Investment implications: On balance, we believe many risk assets have likely run ahead of fundamentals. While strong momentum points to near-term upside for US and Europe equities, we would look for opportunities to switch to Asian ex-Japan equities (see page 5). We also see further downside for the USD and broadly stable US bond yields in the near term (see page 4), which should support flows to Asia.
— Rajat Bhattacharya
The weekly macro balance sheet
Our weekly net assessment: On balance, we see the past week’s data and policy as neutral for risk assets in the near term.
(+) factor: Easing US inflation, resilient Euro area economy
(-) factor: Falling US PMIs, hiking central banks, geopolitical tensions
US manufacturing activity continued to deteriorate, but the job market remained robust
US ISM Manufacturing and new orders PMI, US job openings (JOLTS)
Euro area headline inflation continued to decline with falling energy prices, but core inflation remained elevated
Euro area headline and core inflation
China’s economic activity rebounded strongly in January as mobility restrictions were removed
China manufacturing and non-manufacturing PMIs
Top client questions
Are you still expecting a near-term bounce in the USD?
We have revised our near-term (three-month) outlook for the USD modestly lower and other major currencies higher following the Fed, ECB and BoE meetings earlier this week.
Fed Chair Powell appeared to be less hawkish relative to our expectations after slowing down the pace of rate hikes. Since multiple economic data indicators continue to point towards a slowdown in growth and inflation, we believe the Fed is likely to be under pressure to cut rates late in 2023, which means that markets are likely to push the USD lower in anticipation of rate cuts. Hence, we look for a modest downside in the USD in the next 3 months.
Our upward revision in ECB rate hike projections, along with an improvement in the energy security situation in Europe and positive growth surprise in Q4 growth, lead us to revise our near-term EUR/USD forecast higher to 1.12. A narrowing of real interest rate differentials with the US and positive investor sentiment are likely to be supportive for the common currency.
We also expect near-term strength in the AUD, NZD and CAD as the commodity currencies are likely to benefit from the faster-than-expected re-opening in China. As we head closer to the end of BoJ Governor Kuroda’s term in April, market expectations of a shift in monetary policy are likely to push USD/JPY lower.
— Abhilash Narayan, Senior Investment Strategist
We revise our 3-month forecasts for the USD and other major currency pairs
Revised 3-month forecasts
Our assessment of the current global macro backdrop and its impact on risk assets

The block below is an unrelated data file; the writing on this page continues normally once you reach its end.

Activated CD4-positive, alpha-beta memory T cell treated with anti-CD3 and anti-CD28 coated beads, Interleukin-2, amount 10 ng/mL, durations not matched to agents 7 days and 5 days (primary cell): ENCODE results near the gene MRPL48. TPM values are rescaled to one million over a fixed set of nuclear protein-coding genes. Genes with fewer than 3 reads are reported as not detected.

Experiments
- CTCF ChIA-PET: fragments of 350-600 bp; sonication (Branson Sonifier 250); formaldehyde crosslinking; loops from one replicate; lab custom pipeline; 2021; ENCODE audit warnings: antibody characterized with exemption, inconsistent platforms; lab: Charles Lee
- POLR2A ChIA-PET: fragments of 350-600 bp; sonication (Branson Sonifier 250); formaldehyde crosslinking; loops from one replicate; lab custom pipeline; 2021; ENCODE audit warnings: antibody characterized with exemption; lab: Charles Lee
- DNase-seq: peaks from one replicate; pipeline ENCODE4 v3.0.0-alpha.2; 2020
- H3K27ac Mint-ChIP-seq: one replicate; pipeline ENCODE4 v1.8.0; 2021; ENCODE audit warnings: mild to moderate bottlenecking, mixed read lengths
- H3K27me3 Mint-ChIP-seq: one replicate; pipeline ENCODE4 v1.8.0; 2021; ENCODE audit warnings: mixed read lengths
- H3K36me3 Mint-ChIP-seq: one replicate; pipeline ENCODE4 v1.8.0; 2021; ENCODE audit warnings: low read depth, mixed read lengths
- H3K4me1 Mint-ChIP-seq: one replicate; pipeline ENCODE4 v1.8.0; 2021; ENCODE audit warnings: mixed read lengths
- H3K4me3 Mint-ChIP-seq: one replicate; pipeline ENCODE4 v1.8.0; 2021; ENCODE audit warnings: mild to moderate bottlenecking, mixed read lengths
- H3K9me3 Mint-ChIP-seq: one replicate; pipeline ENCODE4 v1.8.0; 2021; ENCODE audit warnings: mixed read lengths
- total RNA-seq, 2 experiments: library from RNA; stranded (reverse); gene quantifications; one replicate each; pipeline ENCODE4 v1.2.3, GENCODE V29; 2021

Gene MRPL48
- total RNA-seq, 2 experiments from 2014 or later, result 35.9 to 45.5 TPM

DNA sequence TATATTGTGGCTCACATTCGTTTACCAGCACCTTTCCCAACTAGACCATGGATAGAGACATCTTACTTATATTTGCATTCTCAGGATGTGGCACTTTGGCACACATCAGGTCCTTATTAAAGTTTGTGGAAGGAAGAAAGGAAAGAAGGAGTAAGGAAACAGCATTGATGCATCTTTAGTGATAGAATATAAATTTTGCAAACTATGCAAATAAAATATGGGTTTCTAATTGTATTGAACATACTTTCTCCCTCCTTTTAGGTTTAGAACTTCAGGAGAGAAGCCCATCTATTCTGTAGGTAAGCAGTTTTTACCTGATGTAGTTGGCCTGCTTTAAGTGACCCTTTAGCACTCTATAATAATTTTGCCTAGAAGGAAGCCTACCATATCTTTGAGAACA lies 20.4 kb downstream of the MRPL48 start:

— Zhong Liang Han, Investment Strategist
Top client questions (cont’d)
Is further consolidation likely in the Hang Seng Index?
We believe the medium-term case for rising Chinese equities remains intact. This is because we believe the four factors that drove the downtrend in the Hang Seng Index since Q1 2021 – properties, internet regulations, threat of ADR delisting in the US, and mobility restrictions – are likely to continue to subside.
However, a pullback is likely in the short term (1-3 months). Chinese equities have become a consensus overweight. While the index has been climbing for most of January, volume has not been increasing, suggesting a lack of sustaining power in the rally. Moreover, there is risk from short-term fund rotation back into US equities. Nearly half the companies in the S&P500 index have reported earnings thus far, with 70% beating consensus estimates, giving a positive earnings surprise of 2.2%. The S&P500 index has just broken above a key resistance level at 4,100, propelled by a dovish FOMC meeting.
Hence, technicals argue the S&P500 index may have more room to run, possibly reaching key resistance levels at 4,325 and 4,512. We believe it will become more attractive to consider rotating back into the Hang Seng Index once the S&P500 index approaches these resistance levels, especially if the Hang Seng Index reaches key support levels at 20,300 and 19,300.
— Daniel Lam, Head, Equity Strategy
The Hang Seng index could see a pullback towards the “support zone” around 19,300 to 20,300
Hang Seng index
What is the outlook for US government bond yields after the latest Fed meetings?
The February Fed policy meeting concluded with Fed Fund Rate being raised by 25bps and the statement reiterating the need to hike rates further as inflation remains above long-term target. However, the market focused on the dovish takeaways in the post-meeting conference, resulting in US government bond yields falling. At his speech, Fed Chair Powell said he recognized disinflation has started and appeared to be relatively unconcerned about the discrepancy between market expectation and the Fed dot plots.